- April 7, 2011
I have the very great fortune to review and discuss some amazing client projects in my role with Happy Cog. In my short time here, I’ve seen some truly ambitious community-based initiatives proposed. Across the board, they each seem to identify an interesting need in the market; but the projects that stand out are those that have thought through cultivating the community they hope to build. A community without members is sad.
In the last year, it has been my privilege to help organize and launch a start up design community called PhilaMade. PhilaMade facilitates dialogues dedicated to “celebrating, inspiring, and cultivating creative brilliance in the Philadelphia community.” Without a blueprint, we’ve managed to grow a network of active participants, strong brand recognition, and a ton of momentum. The lessons we’ve learned in our first year lay out a simple road map to getting any community, online or offline, off the ground.
If we build it, will anyone come?
Does anyone seek the community you have in mind? Without a mandate for the community you plan, you are painting with the lights off. PhilaMade launched from a series of email and phone interviews. We identified and spoke with creative leaders in the Philadelphia community we hoped to engage. The interviews yielded our most valuable catalysts: perspectives from our target audience, and a group of contributors invested in our community prior to launch. Not only did we emerge from these interviews with our outline, we came out with an active leadership team dedicated to shaping and growing the project. We essentially performed stakeholder interviews like we do for a web project at Happy Cog.
Nothing draws a crowd like a crowd
This is where you ultimately succeed or fail. Without a network of truly interested participants, your effort yields a lot of “talking at”, which is the death knell for any community. The balance is driving interest while curating membership. To succeed, we needed creative leaders to engage. We also needed to insulate them from:
- Serial Attenders – You know these folks, they’re at EVERY tweetup, meetup, barcamp and bandcamp. Lovely folks, but often not content drivers.
- Bear Traps – Vendors looking to mine your email list, job seekers looking to spring their portfolios on the unsuspecting, or anyone really lying in wait with ulterior motives.
- Mean People – Mean people suck.
This is where the heavy lifting happens, but it gets easier over time. By recruiting our board and building rapport and interest via our interviews, we stacked the deck. We were able to leverage the reputations of our participants when recruiting additional members. The “If “so-and-so” is involved, I’m intrigued” effect. Every time we added to our roster, it became easier to recruit.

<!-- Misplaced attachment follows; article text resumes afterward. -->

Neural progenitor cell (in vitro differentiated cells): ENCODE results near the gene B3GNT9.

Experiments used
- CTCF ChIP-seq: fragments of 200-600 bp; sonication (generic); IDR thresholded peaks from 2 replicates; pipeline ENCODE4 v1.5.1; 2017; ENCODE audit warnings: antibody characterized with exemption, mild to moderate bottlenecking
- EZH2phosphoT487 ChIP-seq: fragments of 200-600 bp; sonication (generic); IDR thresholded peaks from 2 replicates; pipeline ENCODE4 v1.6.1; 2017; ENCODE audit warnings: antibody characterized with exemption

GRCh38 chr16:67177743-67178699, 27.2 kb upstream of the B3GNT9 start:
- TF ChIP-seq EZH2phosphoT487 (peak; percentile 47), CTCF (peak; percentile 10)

Don’t be afraid to learn from others
When we launched, we had a clean slate, which was actually very intimidating. The first meeting existed in a vacuum, without context. While this was the first PhilaMade meeting in recorded history, it wasn’t the first meeting in recorded history. Local groups like PhillyCHI and Build Guild have been holding great gatherings for a long time, and there was a ton of good stuff to learn from them. We were original enough to be memorable, but derivative enough to be successful.
Build a Brand
Over time, the organization as a whole developed and shaped our mission. An attitude evolved, a point of view was refined, and a voice was identified. Our own Chris Cashdollar then stepped in to build all of this into an identity. The positive response to Chris’s work on Dribbble facilitated its warm reception within the group. We accommodated this interest by producing PhilaMade buttons and stickers for members, and their passion for this mark has generated better guerrilla advertising than we could have anticipated.
Your community will erode without nourishment. We needed to deliver an experience that our members could not find elsewhere. To that end, we hosted our first Show & Tell. Two design teams presented projects to the PhilaMade membership outlining process artifacts, insights into technology, team collaboration, and measured ROI. The presentations were recorded and are destined for the PhilaMade website. We produced something and committed to deliver more. In the end, we rewarded our constituency for remaining interested through our first year. Today, they are part of a community they know is dedicated to delivering valuable content, a brand they are happy to associate with, and excitement about our plans for the future.
We’d love to learn more about how you or someone you know has been able to grow a community from an idea. Tweet your response, or better yet, write a post of your own and link to it here.